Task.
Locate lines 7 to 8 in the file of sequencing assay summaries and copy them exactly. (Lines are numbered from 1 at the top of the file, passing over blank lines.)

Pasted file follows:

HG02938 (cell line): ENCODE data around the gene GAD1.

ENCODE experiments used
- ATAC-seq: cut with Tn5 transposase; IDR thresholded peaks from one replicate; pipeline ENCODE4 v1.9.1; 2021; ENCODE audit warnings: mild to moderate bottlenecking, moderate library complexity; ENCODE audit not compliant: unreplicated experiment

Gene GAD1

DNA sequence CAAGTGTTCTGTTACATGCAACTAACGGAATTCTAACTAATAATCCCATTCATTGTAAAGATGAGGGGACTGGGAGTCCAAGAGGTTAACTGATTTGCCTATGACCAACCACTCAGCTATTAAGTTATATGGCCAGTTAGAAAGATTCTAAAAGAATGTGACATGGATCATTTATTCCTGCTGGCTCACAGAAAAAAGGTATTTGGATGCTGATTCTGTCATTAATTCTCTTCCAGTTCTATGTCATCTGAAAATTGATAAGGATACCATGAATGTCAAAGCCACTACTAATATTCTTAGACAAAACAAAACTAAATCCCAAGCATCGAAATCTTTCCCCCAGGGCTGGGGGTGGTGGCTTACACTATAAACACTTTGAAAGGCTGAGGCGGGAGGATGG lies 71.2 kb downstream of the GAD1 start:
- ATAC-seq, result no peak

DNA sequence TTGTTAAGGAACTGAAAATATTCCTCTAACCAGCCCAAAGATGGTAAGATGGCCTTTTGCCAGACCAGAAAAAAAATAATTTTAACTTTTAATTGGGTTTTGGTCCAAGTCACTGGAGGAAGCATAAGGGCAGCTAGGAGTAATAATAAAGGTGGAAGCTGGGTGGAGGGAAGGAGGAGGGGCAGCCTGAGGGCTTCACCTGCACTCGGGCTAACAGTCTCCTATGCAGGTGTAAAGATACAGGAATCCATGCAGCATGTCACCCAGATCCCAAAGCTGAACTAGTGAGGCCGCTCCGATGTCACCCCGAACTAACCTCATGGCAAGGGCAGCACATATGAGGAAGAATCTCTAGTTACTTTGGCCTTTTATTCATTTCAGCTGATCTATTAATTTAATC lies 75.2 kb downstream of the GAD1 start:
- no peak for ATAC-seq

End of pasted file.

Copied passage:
DNA sequence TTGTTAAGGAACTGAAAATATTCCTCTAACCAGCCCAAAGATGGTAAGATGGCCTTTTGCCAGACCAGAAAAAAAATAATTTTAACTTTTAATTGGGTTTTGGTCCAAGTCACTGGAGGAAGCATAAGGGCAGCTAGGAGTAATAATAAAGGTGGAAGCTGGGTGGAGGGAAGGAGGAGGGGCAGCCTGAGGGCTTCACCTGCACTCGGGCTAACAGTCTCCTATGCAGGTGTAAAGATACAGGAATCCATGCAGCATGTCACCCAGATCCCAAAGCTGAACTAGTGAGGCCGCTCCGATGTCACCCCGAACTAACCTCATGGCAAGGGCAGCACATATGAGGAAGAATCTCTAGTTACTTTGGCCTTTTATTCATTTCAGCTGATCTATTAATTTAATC lies 75.2 kb downstream of the GAD1 start:
- no peak for ATAC-seq